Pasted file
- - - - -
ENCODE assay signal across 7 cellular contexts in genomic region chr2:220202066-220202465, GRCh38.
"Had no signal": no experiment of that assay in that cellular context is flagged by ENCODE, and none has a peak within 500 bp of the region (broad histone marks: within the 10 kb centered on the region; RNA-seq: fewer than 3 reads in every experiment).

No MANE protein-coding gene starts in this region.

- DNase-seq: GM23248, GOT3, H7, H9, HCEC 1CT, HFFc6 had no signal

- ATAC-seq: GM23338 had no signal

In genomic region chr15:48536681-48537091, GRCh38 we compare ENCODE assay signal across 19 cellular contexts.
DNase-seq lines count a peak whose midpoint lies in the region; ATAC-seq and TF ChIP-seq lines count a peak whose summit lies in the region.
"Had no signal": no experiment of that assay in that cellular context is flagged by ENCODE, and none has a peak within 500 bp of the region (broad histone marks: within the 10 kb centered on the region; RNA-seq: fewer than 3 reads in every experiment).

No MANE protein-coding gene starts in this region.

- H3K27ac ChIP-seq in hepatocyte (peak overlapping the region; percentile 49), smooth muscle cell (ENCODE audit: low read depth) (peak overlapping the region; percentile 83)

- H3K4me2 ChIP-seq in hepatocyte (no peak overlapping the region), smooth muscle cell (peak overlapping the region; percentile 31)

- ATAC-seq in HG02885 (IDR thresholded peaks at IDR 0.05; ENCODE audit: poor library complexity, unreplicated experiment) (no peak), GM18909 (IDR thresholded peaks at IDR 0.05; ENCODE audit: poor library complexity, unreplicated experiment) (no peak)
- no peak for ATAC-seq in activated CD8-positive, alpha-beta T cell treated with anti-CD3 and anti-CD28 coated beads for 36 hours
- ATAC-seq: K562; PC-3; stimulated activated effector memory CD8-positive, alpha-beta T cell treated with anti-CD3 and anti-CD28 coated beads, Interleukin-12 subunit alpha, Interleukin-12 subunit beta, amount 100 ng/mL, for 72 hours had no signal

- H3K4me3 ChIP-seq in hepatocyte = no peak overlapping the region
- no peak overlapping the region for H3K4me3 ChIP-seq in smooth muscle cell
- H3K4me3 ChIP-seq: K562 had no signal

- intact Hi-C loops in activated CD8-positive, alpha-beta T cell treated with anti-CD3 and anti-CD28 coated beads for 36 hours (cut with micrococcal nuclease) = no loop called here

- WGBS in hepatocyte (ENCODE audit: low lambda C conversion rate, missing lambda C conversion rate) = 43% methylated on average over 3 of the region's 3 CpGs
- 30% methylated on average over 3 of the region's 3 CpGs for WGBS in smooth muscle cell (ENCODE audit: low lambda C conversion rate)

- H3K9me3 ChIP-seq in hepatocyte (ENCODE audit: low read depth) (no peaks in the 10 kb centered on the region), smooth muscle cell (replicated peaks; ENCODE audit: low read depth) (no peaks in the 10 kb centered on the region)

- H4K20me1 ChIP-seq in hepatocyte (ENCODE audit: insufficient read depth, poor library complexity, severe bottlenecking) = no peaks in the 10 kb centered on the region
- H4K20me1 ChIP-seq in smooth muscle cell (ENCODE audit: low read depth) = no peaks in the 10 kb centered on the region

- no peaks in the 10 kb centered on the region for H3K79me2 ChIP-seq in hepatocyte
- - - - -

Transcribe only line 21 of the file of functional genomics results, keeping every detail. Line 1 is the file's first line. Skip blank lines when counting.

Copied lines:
- H3K9me3 ChIP-seq in hepatocyte (ENCODE audit: low read depth) (no peaks in the 10 kb centered on the region), smooth muscle cell (replicated peaks; ENCODE audit: low read depth) (no peaks in the 10 kb centered on the region)